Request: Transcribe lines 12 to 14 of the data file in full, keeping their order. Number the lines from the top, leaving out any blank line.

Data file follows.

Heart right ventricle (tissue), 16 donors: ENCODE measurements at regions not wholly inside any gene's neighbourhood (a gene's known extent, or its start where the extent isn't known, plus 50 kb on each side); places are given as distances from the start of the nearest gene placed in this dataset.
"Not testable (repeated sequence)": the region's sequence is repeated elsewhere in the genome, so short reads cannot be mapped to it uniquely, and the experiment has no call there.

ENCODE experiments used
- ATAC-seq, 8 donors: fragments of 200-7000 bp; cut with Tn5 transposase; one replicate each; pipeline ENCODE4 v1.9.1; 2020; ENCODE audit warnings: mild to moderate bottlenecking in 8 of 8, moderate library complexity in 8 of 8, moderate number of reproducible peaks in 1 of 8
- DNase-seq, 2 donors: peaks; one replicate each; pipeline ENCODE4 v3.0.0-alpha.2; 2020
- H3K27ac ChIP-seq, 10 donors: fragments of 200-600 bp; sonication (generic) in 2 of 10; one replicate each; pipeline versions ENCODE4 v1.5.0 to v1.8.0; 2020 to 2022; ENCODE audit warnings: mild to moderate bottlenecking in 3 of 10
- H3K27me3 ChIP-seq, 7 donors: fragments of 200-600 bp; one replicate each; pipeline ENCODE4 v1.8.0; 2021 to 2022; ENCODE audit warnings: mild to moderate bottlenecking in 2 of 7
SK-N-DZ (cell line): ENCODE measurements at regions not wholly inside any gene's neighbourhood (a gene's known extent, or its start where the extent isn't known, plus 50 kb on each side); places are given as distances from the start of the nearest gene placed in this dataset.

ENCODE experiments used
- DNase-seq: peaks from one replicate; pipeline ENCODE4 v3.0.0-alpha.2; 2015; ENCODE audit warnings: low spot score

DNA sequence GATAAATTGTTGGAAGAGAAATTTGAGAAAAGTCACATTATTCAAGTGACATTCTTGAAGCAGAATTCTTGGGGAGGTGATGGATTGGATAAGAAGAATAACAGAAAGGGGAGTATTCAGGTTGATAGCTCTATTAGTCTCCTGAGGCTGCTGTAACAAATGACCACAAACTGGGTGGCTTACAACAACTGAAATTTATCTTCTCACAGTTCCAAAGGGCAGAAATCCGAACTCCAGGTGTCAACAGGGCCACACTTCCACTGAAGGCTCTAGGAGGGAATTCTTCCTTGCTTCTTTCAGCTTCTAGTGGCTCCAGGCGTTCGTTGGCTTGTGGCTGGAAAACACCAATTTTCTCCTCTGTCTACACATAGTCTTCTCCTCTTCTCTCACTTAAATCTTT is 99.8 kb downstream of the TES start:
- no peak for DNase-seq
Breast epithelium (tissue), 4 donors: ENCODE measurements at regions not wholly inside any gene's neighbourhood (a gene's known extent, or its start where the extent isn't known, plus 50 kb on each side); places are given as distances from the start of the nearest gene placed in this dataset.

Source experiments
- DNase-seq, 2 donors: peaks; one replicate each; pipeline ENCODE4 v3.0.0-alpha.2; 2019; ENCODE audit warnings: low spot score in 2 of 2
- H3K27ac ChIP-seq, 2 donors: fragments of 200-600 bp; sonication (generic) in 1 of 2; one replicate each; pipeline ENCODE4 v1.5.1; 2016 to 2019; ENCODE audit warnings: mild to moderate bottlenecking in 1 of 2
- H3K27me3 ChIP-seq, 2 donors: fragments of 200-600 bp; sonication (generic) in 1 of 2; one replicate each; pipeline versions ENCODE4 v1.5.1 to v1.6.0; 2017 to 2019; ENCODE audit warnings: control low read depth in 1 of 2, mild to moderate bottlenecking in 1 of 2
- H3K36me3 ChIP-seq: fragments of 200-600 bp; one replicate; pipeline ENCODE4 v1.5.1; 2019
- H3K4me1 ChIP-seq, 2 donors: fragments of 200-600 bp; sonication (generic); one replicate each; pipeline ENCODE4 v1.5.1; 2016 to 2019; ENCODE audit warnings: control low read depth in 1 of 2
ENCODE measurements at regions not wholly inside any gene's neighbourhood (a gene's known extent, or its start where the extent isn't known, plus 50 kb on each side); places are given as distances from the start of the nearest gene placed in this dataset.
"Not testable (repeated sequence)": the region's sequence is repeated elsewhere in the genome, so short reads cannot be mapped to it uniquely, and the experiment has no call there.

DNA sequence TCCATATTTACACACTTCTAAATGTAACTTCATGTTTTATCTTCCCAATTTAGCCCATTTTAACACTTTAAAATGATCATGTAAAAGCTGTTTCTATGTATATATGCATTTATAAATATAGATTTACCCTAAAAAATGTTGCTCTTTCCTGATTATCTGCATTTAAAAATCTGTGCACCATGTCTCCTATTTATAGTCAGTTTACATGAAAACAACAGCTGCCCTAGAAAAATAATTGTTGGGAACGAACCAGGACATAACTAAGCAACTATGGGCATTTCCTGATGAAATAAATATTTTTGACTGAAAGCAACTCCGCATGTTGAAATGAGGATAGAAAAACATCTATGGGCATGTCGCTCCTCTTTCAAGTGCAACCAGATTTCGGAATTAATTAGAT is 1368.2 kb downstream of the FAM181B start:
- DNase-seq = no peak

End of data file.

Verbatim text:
- no peak for DNase-seq
Breast epithelium (tissue), 4 donors: ENCODE measurements at regions not wholly inside any gene's neighbourhood (a gene's known extent, or its start where the extent isn't known, plus 50 kb on each side); places are given as distances from the start of the nearest gene placed in this dataset.

Source experiments